Tech N9ne Explains Lil Wayne's Inspiration On "The Boogieman," Courting Rick Ross And Jay-Z Features
Exclusive: During DX's final chat with Tech, he tells how his Rikers visit with Weezy sparked a song, and his hopes to get Rick Ross and Jay-Z on his Rock album.
Tech N9ne has never been scared of a little healthy competition, and you really need not look any further than the collaborative albums Misery Loves Kompany or Sickology 101 for further proof. But where previous efforts sometimes drew a line in the sand between collaborators his core audience would appreciate (Kutt Kalhoun, Krizz Kaliko) versus the occasional carrot dangled at the masses (Krayzie Bone, Chino XL ), his most recent album, All 6’s And 7’s was a bit different. A roster of featured artists as diverse as B.O.B. and Blind Fury all changed their approach in varying degrees to enter Tech’s Realm.
The result was met with both critical acclaim and a top five sales debut. True to his stated goal of sparking the creative juices within himself, his peers and aspiring emcees, Tech N9ne broke down some of his methodology during the last of one of DX’s exclusive chats at the Strange Music compound earlier this summer. In addition to recalling how some initial skepticism from Lil Wayne inspired a song he’d wanted to make for a while, Tech also disclosed his hopes of securing Rick Ross and Jay-Z features on an upcoming Rock project.
HipHopDX: Between your “Fuck Food” collaboration with Lil Wayne and T-Pain and what almost happened with Eminem, how much does that change your feelings on a song like “Why You Ain’t Call Me?”
Tech N9ne: [Laughs] Everybody asks me that. My fans say that to me, and “Why You Ain’t Call Me” is like obsolete now. I said that, and it’s like, right after I said, “Why you ain’t call me,” everybody started calling. So it’s a beautiful song—Jay-Z still ain’t said nothing yet—but I’m gonna go after Rick Ross and Jay [for features] on my Rock album Kabosh. I sent out for them on that, and Ross said he’s ready whenever.
I dig Ross, and I’ve always dug Jay. I did a tour with Jay years ago, and when I would see him, I’d nod and he’d nod back. He always had a bunch of people around him, and I didn’t want to crowd him. That was way back when Dame Dash was with him, and I’d be talking to Dame backstage near the food. And Dame would just say, “I always knew he was hot…always knew he was hot.”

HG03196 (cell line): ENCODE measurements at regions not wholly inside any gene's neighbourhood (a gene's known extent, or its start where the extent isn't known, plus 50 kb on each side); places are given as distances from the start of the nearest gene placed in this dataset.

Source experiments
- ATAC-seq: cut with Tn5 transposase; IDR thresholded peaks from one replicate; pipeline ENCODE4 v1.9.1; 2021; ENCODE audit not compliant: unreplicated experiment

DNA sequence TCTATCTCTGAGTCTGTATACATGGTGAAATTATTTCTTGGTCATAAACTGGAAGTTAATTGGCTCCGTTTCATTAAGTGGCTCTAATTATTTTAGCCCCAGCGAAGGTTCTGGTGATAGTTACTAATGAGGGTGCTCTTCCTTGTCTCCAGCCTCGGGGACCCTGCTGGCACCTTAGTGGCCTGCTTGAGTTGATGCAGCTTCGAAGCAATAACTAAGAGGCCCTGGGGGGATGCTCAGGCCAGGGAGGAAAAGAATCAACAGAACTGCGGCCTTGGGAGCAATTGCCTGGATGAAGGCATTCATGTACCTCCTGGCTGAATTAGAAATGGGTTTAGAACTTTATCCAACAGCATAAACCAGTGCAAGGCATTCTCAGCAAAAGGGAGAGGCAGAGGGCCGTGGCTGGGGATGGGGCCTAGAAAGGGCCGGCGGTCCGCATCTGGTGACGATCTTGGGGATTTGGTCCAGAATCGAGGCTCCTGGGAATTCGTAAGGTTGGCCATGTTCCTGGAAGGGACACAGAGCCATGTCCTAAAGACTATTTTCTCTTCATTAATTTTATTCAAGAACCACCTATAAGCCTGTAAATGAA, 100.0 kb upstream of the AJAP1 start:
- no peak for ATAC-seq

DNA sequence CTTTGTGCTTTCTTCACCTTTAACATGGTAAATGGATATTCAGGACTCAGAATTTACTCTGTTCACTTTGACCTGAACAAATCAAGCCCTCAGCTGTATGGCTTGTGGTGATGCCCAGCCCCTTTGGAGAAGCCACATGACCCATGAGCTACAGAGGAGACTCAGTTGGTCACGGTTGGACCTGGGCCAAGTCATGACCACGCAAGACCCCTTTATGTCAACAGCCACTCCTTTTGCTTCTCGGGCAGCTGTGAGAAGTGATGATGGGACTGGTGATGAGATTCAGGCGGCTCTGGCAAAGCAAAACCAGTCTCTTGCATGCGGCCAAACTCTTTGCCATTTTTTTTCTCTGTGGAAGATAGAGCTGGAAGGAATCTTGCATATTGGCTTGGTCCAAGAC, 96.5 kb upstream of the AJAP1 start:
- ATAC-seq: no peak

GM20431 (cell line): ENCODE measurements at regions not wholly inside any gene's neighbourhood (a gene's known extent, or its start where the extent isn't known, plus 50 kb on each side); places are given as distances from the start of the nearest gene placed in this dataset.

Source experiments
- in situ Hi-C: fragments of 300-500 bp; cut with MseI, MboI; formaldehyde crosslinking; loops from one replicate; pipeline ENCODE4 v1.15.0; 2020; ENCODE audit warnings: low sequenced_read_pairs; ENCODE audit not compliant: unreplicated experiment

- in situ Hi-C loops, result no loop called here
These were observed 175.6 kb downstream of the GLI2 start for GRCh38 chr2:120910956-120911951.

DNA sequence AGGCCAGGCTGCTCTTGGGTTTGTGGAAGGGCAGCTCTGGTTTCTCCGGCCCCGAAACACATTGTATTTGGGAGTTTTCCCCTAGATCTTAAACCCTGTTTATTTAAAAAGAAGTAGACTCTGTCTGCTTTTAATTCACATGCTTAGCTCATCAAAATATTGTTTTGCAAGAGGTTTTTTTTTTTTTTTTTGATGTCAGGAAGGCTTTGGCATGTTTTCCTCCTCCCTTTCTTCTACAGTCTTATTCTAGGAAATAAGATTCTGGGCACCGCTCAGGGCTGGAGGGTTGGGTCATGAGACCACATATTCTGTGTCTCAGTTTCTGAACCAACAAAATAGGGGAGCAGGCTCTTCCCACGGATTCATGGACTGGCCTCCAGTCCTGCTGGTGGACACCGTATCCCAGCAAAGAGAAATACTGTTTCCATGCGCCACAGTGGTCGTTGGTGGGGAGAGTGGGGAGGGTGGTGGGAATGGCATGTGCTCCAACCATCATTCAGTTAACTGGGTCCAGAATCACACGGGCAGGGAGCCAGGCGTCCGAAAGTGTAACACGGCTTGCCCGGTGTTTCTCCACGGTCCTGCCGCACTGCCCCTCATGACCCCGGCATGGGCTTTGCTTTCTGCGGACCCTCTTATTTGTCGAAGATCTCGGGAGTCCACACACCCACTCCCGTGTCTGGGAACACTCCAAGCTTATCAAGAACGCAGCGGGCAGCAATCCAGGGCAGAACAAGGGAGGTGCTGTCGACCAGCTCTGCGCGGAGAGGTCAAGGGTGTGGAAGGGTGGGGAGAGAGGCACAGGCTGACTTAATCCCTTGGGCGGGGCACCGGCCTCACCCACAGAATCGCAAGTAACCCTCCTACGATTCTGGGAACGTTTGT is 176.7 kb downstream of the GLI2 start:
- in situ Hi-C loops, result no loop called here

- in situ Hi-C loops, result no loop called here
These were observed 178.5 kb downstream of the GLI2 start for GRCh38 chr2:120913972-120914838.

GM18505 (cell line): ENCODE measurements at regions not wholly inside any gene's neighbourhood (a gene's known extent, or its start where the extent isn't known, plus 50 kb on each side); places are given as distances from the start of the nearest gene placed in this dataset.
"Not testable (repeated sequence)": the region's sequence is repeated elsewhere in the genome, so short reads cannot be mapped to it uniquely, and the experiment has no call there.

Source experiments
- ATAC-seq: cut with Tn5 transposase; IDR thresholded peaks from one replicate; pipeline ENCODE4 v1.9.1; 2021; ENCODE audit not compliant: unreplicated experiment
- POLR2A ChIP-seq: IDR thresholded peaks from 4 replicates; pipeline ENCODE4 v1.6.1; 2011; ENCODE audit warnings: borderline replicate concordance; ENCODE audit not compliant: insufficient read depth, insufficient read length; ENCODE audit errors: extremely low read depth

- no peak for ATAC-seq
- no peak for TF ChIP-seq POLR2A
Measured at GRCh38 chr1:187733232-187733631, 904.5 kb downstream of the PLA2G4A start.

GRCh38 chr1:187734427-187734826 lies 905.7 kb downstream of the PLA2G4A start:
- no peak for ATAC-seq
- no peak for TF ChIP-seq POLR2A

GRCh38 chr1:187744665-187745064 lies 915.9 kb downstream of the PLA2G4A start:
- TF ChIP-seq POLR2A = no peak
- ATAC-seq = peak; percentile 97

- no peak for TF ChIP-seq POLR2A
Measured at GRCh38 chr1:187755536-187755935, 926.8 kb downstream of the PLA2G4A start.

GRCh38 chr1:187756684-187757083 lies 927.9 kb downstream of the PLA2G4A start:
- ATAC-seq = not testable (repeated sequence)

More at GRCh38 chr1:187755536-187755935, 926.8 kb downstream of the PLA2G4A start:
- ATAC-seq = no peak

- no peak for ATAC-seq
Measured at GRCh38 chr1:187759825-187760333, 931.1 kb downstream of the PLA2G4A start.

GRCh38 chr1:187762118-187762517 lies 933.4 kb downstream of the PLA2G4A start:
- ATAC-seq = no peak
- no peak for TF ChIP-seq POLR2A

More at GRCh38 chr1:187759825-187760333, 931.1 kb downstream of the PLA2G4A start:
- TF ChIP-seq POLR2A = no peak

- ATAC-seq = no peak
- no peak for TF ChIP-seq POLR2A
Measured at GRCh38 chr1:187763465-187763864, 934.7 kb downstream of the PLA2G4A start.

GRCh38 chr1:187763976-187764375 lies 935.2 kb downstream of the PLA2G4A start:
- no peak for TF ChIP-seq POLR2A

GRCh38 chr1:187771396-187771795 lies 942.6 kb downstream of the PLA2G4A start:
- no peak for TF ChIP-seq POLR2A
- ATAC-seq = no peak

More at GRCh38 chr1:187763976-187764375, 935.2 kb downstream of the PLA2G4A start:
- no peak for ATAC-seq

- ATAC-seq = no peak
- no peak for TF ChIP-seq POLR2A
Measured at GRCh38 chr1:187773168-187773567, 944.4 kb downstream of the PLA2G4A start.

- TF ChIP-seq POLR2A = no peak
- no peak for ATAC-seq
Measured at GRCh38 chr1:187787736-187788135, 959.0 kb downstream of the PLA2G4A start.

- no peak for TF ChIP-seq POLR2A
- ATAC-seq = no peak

DX: Without harping on the Lil Wayne aspect, Strange Music CEO Travis O’Guin was telling us about how “The Boogieman” game together. Can you explain that and how the first verse of that song ties in with visiting Wayne?
Tech N9ne: Yeah, it does man. E.I., who is one of Wayne’s managers, met me because we went up to Rikers on the wrong day. We thought it was Tuesday, but when we got up there, they were like, “No, the day is tomorrow.” So E.I. was in the parking lot telling me, “Wayne doesn’t believe you’re here, and he doesn’t think you’re coming.” When I asked him why, he said, “Man you’re the boogieman, Tech. We hear about you selling all these albums with no videos and no radio play, but we just hear stories.” So I said, “Well you tell him, the boogieman is real. And I’ll be here tomorrow.”
That’s what sparked the song. When I heard that J.U.S.T.I.C.E. League beat, I was like, “That’s ‘The Boogieman!’” I already had it in the back of my head because E.I. had said it. For years, I always wanted to do a song called “The Boogieman.” The face paint and all that kind of stuff is scary to a lot of people. They’re like, “Nah, I don’t fuck with that. That’s that crazy shit…I don’t know what he’s on. They say he’s a devil worshipper, and he must be. Look at him.” It looks more tribal to me, but whatever they want to say. I was saying that a lot of people come up to me saying, “I’ve heard the name Tech N9ne, but I just don’t know…I’ve heard stories.” So that’s why I say, “They heard the name / But can’t put a face with it oh what a shame / When it rains / In the woods he stands still…” You know what I’m saying—alone, by himself in Strangeland. “He took the lanes / From saint to straight wicked / Don’t tell me you ain’t heard the saying / The boogieman’s real.”
A lot of people really don’t know my face because it was covered up. So now you’re seeing a different me. What I mean by a different me, is it’s always been the king, the clown and the G. So now you’re seeing the G without no face paint. And then you see the face paint and ask, “Is that the same Tech N9ne from the ‘Wake Up Show?’” And then other people ask, “Is that old school Tech N9ne?” Yup, that’s me. And it’s wonderful to see people getting it now.
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